This I believe, you’ve got to do the work
My brother and I were tight up against the elliptical stage where Bono would rise up out of the floor and thousands of people in the room would push us even further forward, just to be closer to the rock star. As my brother admired our proximity to the stage, he provided a litany of events that took place and resulted in our prime position. The purchase of the general admission tickets, meeting precisely two hours before we could get in,waiting outside in the soaking rain, finally standing for what seemed like hours before the show started. But here we were, where everyone else in the theatre wanted to be. Why? Because we did the work my, brother said. You’ve got to do the work to get the goods.
I digested that thought for several days, coming to the realization that “to do the work” applies to all that makes us successful. Luck is fleeting at best, hardly reliable and while doing the work is no guarantee that you would get where you wanted to go, not doing the work fairly assured that you would not.
I turned this adage over in my mind, framing the lessons for my own four children.
I see in my children recognition of the value of doing the work, as well as its benefits. I explain to them that even those with amazing natural gifts of intellect, creativity and athletic prowess must still do the work to maximize their talents.
Growing up in my childhood home there was frequent discussion about which of the five of us was smartest and, well, who was not. I always managed to land at the bottom of that pecking order. Shrugging it off at the time, the evaluations served to make me determined to prove that I could be accomplished at something. Denied college, I put myself through a two year nursing program, becoming a registered nurse at the age of nineteen. I worked nights on the wards of a New York City Hospital, paid rent on my own apartment and took acting classes by day.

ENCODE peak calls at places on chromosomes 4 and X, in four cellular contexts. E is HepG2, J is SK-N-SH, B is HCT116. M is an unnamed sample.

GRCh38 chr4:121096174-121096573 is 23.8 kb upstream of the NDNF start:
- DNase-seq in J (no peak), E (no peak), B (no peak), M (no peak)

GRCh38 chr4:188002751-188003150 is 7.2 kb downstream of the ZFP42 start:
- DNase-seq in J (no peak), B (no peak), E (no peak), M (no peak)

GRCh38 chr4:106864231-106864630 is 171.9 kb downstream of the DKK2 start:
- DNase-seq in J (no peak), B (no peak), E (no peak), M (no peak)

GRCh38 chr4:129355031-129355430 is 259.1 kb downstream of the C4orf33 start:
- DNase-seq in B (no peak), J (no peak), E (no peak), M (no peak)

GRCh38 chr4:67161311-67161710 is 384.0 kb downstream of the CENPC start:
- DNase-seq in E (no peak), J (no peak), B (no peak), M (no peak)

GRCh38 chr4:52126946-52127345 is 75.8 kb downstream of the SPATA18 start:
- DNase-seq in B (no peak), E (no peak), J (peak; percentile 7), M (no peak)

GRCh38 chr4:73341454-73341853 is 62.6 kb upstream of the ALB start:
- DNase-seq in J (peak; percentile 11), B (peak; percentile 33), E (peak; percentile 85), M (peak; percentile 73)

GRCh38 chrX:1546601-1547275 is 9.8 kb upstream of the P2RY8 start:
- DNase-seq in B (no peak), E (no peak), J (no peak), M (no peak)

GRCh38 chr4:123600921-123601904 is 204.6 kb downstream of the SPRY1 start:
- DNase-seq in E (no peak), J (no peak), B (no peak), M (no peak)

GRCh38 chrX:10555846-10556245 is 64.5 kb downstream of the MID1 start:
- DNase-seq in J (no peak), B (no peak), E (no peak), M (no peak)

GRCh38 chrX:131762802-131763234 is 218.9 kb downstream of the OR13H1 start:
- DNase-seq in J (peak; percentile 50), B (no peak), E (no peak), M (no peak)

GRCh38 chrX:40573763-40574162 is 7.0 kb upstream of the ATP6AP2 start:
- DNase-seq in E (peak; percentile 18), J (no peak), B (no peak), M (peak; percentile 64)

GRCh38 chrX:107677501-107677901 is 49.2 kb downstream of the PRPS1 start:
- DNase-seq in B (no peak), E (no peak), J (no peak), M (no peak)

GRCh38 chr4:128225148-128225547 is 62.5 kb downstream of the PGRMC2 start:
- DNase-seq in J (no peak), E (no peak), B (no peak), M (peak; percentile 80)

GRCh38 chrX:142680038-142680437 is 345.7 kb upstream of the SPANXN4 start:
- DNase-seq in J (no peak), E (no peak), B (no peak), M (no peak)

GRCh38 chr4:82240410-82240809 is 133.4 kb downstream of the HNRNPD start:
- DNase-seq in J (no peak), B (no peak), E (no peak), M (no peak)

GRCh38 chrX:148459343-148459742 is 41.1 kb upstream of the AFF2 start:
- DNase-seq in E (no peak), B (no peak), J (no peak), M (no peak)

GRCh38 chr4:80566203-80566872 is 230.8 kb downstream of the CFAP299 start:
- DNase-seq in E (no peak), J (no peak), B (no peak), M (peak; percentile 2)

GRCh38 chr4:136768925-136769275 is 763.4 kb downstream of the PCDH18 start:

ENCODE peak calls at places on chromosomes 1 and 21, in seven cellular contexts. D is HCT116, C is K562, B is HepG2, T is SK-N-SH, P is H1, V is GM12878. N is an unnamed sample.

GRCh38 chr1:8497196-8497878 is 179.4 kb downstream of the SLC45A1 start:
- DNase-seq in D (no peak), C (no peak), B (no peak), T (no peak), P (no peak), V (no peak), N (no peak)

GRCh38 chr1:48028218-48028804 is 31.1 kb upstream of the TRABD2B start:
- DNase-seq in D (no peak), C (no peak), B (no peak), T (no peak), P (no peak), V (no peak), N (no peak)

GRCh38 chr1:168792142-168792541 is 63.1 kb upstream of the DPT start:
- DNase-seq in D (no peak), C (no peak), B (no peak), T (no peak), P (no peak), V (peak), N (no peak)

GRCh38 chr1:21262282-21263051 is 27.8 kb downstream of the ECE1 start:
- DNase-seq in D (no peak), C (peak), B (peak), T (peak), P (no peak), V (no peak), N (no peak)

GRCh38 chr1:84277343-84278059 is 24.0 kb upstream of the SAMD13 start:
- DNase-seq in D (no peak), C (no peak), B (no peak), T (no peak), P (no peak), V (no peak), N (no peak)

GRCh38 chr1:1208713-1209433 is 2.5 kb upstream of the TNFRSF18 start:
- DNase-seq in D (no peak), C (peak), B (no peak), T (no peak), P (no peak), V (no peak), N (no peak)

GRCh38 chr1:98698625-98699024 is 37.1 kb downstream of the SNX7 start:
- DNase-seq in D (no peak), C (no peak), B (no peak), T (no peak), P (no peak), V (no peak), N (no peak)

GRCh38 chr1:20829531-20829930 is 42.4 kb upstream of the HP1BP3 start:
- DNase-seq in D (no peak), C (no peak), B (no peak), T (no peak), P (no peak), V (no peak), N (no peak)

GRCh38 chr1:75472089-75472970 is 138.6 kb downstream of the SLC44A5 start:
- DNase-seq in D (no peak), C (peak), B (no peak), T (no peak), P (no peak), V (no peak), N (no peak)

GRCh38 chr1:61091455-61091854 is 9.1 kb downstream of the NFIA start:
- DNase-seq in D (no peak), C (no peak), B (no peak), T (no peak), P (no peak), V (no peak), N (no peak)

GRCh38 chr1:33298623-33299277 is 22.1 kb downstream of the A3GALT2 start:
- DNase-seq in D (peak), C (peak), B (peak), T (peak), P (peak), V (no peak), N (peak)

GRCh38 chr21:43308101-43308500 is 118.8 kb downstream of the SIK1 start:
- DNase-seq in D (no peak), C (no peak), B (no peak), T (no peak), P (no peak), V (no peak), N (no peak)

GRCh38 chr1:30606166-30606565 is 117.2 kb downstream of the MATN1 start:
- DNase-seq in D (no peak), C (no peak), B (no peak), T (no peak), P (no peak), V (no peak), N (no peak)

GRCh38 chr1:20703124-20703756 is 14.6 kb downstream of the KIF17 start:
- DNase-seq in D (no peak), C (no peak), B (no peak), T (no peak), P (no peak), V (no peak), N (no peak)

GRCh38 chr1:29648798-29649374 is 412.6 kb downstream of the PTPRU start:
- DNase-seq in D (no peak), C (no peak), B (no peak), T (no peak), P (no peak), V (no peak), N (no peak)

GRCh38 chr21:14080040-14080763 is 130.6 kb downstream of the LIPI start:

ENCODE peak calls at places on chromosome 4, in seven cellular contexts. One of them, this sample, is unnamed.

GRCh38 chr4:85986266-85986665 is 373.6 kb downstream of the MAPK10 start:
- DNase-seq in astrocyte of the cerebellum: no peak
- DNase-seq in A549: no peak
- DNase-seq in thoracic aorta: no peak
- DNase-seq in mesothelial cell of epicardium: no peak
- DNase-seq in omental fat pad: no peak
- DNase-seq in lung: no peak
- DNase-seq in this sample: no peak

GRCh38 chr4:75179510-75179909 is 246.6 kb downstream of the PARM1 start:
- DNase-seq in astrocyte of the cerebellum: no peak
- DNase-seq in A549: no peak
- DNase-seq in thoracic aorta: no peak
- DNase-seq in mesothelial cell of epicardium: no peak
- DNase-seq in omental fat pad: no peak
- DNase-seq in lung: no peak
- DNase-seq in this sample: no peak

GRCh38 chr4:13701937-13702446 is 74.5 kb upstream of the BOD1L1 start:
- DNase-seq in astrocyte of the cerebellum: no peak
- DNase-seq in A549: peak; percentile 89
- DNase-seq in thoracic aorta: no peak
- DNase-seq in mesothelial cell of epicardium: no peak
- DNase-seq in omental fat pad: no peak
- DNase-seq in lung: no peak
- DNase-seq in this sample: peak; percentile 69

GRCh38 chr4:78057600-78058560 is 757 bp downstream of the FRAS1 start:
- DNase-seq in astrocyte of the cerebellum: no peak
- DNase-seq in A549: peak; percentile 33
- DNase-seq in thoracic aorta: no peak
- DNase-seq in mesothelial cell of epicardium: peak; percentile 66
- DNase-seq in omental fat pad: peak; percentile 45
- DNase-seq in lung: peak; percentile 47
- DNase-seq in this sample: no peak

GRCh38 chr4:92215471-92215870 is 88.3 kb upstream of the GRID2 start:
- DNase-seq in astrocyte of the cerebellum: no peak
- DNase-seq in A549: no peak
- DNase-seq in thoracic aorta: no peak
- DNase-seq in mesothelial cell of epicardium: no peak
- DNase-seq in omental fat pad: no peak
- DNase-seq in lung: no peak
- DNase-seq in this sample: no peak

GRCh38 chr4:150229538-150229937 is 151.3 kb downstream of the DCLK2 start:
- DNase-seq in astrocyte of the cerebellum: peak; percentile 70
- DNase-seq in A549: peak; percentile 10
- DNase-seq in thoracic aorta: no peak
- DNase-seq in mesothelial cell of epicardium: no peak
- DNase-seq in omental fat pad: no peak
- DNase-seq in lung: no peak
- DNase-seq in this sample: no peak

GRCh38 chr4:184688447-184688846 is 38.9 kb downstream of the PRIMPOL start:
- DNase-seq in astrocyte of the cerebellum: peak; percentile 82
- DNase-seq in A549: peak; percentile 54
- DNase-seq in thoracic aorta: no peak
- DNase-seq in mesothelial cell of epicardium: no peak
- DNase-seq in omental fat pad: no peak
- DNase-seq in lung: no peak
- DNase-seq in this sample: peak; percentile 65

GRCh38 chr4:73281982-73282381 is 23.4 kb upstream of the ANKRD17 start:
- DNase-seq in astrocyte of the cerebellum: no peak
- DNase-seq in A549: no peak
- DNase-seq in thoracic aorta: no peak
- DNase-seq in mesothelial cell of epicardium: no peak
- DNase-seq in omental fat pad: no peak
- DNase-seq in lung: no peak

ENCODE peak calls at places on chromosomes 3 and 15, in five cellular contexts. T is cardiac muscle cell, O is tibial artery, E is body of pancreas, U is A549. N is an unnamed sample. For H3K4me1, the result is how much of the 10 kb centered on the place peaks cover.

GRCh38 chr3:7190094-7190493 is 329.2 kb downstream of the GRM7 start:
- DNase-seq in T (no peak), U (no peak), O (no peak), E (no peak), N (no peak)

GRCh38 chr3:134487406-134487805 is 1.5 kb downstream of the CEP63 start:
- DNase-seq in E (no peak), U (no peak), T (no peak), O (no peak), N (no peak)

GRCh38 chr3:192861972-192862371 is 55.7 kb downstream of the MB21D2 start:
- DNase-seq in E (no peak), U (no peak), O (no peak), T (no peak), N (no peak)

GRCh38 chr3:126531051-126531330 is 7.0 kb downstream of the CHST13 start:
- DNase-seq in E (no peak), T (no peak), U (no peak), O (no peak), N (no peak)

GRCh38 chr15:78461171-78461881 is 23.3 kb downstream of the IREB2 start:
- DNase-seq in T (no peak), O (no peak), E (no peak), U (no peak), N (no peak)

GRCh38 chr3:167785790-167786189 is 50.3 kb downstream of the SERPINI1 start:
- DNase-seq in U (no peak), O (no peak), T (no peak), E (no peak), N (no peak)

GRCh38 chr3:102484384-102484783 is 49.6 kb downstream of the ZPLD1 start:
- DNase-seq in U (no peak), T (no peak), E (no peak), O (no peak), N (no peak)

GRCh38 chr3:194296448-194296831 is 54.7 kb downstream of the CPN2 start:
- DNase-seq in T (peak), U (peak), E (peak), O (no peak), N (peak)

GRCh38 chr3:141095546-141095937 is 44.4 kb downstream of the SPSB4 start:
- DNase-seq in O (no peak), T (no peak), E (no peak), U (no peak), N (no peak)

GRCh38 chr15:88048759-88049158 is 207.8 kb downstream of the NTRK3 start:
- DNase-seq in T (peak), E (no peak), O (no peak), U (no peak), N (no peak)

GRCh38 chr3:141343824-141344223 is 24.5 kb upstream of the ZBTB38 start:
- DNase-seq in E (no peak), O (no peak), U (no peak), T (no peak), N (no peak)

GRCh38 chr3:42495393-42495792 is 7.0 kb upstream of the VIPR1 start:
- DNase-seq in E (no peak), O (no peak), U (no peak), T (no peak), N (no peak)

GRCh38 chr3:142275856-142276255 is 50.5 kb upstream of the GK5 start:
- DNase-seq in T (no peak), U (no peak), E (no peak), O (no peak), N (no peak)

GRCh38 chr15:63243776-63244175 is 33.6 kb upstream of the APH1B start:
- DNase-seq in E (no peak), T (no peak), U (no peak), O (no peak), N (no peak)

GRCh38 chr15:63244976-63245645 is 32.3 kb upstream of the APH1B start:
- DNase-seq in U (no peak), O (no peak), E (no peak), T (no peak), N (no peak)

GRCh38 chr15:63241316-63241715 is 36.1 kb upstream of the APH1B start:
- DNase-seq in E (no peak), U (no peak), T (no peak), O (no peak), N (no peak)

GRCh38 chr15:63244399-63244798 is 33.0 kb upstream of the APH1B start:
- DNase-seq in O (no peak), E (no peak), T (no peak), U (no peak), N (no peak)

My career has taken many turns over the last thirty years, I have worked constantly, presently I own and run a lucrative medical-legal consulting business. I am raising four amazing children and have a wonderful marriage. Lucky, yes, I am healthy and whole. Did I learn to do the work? Yes, always.
Among the many lessons I hope to impart to my children is the value, satisfaction and pleasure of a job well done. No matter how small the task or how great the goal, it takes dong the work, and that is something everyone can do.
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